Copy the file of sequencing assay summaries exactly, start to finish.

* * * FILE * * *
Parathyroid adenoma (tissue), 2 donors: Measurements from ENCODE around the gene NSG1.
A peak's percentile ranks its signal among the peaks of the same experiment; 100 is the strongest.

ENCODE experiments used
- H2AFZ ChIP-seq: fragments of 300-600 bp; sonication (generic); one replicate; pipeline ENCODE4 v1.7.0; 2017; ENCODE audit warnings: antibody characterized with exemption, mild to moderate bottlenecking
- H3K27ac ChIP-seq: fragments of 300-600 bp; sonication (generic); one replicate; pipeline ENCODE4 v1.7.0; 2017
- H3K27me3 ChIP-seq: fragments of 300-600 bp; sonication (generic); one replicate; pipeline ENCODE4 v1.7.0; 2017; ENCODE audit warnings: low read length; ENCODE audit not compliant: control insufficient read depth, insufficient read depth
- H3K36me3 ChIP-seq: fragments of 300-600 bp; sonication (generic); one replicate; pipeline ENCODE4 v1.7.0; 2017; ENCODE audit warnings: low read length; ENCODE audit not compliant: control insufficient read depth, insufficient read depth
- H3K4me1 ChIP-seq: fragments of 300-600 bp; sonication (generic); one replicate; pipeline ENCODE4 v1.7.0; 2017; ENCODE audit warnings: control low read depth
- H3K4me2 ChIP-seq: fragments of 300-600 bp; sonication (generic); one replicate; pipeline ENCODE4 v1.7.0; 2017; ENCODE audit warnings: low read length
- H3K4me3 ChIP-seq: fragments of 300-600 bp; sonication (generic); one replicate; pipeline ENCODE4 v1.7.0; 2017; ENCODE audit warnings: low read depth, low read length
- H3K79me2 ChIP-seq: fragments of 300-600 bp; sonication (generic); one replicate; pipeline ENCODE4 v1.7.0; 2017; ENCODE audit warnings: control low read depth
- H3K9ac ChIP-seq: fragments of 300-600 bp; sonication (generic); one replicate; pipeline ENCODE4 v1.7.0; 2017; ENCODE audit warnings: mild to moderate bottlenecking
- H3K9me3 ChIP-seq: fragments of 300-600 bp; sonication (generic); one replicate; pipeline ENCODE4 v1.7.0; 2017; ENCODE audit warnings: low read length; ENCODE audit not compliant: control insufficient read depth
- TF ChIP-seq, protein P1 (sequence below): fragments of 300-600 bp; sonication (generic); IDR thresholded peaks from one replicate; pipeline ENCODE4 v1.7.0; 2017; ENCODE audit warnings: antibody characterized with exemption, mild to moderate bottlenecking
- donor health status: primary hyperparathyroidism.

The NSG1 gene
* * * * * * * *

Parathyroid adenoma (tissue), 2 donors: Measurements from ENCODE around the gene NSG1.
A peak's percentile ranks its signal among the peaks of the same experiment; 100 is the strongest.

ENCODE experiments used
- H2AFZ ChIP-seq: fragments of 300-600 bp; sonication (generic); one replicate; pipeline ENCODE4 v1.7.0; 2017; ENCODE audit warnings: antibody characterized with exemption, mild to moderate bottlenecking
- H3K27ac ChIP-seq: fragments of 300-600 bp; sonication (generic); one replicate; pipeline ENCODE4 v1.7.0; 2017
- H3K27me3 ChIP-seq: fragments of 300-600 bp; sonication (generic); one replicate; pipeline ENCODE4 v1.7.0; 2017; ENCODE audit warnings: low read length; ENCODE audit not compliant: control insufficient read depth, insufficient read depth
- H3K36me3 ChIP-seq: fragments of 300-600 bp; sonication (generic); one replicate; pipeline ENCODE4 v1.7.0; 2017; ENCODE audit warnings: low read length; ENCODE audit not compliant: control insufficient read depth, insufficient read depth
- H3K4me1 ChIP-seq: fragments of 300-600 bp; sonication (generic); one replicate; pipeline ENCODE4 v1.7.0; 2017; ENCODE audit warnings: control low read depth
- H3K4me2 ChIP-seq: fragments of 300-600 bp; sonication (generic); one replicate; pipeline ENCODE4 v1.7.0; 2017; ENCODE audit warnings: low read length
- H3K4me3 ChIP-seq: fragments of 300-600 bp; sonication (generic); one replicate; pipeline ENCODE4 v1.7.0; 2017; ENCODE audit warnings: low read depth, low read length
- H3K79me2 ChIP-seq: fragments of 300-600 bp; sonication (generic); one replicate; pipeline ENCODE4 v1.7.0; 2017; ENCODE audit warnings: control low read depth
- H3K9ac ChIP-seq: fragments of 300-600 bp; sonication (generic); one replicate; pipeline ENCODE4 v1.7.0; 2017; ENCODE audit warnings: mild to moderate bottlenecking
- H3K9me3 ChIP-seq: fragments of 300-600 bp; sonication (generic); one replicate; pipeline ENCODE4 v1.7.0; 2017; ENCODE audit warnings: low read length; ENCODE audit not compliant: control insufficient read depth
- TF ChIP-seq, protein P1 (sequence below): fragments of 300-600 bp; sonication (generic); IDR thresholded peaks from one replicate; pipeline ENCODE4 v1.7.0; 2017; ENCODE audit warnings: antibody characterized with exemption, mild to moderate bottlenecking
- donor health status: primary hyperparathyroidism.

The NSG1 gene